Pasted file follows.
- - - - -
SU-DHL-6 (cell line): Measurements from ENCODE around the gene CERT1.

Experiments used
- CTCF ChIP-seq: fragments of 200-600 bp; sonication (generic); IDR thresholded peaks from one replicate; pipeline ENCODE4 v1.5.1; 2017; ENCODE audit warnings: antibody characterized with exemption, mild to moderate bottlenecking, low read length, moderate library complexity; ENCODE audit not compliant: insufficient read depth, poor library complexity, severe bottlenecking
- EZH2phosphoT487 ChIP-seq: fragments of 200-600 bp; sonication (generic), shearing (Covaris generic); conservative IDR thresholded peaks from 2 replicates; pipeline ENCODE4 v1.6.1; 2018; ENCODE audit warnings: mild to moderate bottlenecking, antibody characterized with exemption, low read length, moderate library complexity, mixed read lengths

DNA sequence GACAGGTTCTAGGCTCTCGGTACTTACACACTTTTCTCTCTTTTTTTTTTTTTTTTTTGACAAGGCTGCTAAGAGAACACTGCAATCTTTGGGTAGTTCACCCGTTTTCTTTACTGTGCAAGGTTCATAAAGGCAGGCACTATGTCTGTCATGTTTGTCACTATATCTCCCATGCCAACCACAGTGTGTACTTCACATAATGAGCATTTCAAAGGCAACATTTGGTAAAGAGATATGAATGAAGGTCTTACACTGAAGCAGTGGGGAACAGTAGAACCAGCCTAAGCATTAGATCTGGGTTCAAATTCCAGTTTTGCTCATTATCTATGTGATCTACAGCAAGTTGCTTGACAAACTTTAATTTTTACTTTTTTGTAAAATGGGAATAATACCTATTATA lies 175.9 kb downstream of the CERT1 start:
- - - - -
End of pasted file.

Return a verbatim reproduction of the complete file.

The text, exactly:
SU-DHL-6 (cell line): Measurements from ENCODE around the gene CERT1.

Experiments used
- CTCF ChIP-seq: fragments of 200-600 bp; sonication (generic); IDR thresholded peaks from one replicate; pipeline ENCODE4 v1.5.1; 2017; ENCODE audit warnings: antibody characterized with exemption, mild to moderate bottlenecking, low read length, moderate library complexity; ENCODE audit not compliant: insufficient read depth, poor library complexity, severe bottlenecking
- EZH2phosphoT487 ChIP-seq: fragments of 200-600 bp; sonication (generic), shearing (Covaris generic); conservative IDR thresholded peaks from 2 replicates; pipeline ENCODE4 v1.6.1; 2018; ENCODE audit warnings: mild to moderate bottlenecking, antibody characterized with exemption, low read length, moderate library complexity, mixed read lengths

DNA sequence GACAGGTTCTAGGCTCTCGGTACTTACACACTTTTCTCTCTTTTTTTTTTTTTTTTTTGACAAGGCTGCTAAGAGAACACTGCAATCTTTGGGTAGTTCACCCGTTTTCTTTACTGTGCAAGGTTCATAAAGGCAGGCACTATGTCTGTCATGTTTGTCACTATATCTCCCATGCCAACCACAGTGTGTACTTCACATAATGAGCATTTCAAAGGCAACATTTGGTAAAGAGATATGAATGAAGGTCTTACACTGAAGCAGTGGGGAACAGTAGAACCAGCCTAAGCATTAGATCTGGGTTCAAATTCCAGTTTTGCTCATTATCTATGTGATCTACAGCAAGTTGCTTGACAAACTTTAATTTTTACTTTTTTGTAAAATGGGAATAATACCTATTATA lies 175.9 kb downstream of the CERT1 start: